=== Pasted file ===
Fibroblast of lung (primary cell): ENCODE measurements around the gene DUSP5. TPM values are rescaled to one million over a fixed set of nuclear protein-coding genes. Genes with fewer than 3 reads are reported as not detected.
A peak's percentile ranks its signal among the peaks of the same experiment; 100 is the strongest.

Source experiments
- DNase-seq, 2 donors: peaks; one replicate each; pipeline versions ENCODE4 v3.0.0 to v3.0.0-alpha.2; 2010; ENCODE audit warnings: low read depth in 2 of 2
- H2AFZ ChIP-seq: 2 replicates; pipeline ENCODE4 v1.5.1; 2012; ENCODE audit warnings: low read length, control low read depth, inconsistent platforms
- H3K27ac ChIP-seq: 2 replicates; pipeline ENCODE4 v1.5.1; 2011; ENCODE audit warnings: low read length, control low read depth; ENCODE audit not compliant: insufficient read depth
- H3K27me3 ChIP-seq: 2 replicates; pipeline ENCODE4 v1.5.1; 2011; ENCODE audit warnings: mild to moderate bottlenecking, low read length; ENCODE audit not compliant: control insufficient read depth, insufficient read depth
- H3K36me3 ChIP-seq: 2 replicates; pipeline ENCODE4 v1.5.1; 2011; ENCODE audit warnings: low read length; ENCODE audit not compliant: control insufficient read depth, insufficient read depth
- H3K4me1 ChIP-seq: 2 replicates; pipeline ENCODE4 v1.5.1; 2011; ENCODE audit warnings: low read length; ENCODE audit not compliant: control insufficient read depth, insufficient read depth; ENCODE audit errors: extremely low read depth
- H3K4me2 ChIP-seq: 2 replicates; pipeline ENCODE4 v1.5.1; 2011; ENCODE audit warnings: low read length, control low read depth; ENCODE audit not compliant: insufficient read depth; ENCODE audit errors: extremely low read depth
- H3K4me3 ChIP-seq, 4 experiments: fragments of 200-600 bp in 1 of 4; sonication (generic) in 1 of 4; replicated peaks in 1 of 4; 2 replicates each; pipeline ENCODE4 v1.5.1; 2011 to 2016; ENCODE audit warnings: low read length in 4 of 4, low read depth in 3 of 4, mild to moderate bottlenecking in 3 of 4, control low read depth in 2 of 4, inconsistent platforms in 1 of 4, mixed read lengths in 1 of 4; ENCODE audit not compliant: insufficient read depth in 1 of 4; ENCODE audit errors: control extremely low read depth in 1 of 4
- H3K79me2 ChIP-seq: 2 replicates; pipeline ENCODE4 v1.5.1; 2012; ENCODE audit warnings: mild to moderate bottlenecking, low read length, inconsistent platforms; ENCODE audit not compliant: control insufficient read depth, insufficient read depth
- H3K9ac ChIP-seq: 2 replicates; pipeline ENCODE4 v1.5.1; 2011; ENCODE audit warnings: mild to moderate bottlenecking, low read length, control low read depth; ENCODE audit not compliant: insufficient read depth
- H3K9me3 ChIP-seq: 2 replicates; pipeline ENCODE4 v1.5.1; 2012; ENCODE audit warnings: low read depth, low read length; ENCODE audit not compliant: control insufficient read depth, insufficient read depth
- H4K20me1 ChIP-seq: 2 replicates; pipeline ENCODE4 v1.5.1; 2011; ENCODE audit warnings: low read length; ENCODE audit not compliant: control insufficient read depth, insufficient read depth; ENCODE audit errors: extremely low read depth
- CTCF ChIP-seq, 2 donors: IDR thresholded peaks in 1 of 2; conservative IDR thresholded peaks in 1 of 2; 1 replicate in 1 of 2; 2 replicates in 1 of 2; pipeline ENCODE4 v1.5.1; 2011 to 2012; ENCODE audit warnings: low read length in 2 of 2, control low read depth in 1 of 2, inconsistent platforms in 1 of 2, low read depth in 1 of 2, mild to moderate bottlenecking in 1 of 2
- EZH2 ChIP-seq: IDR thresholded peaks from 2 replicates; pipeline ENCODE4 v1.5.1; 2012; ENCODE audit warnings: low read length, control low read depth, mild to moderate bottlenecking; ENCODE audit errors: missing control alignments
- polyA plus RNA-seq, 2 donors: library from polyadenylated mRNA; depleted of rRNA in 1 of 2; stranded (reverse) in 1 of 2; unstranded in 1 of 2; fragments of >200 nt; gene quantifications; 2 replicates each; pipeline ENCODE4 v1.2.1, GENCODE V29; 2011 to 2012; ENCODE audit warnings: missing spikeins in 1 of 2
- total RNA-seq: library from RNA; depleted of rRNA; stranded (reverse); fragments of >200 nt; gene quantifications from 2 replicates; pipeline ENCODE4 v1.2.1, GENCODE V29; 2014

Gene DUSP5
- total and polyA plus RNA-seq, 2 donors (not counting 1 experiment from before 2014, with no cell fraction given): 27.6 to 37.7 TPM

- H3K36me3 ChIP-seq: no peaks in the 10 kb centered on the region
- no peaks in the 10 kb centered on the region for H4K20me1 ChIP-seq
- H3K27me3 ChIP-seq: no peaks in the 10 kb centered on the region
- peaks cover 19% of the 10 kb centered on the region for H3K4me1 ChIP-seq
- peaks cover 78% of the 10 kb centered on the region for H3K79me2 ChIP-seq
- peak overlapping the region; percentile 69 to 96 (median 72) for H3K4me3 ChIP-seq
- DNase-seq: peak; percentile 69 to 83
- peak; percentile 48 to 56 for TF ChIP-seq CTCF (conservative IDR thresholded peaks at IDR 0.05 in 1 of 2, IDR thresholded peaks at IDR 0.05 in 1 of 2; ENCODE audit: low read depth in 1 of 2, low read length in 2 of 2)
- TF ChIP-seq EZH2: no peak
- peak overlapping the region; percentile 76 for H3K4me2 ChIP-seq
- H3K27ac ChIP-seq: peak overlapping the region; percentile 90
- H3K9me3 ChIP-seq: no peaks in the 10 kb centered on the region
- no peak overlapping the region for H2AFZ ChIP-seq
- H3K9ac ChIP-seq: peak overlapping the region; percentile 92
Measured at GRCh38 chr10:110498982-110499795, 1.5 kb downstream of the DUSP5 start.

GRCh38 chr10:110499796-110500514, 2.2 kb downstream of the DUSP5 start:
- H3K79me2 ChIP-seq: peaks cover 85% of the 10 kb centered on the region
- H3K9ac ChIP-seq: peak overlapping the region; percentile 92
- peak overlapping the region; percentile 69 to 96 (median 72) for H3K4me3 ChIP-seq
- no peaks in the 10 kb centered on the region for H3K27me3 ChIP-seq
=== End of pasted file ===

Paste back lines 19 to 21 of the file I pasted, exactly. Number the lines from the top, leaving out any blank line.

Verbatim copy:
- total RNA-seq: library from RNA; depleted of rRNA; stranded (reverse); fragments of >200 nt; gene quantifications from 2 replicates; pipeline ENCODE4 v1.2.1, GENCODE V29; 2014

Gene DUSP5
- total and polyA plus RNA-seq, 2 donors (not counting 1 experiment from before 2014, with no cell fraction given): 27.6 to 37.7 TPM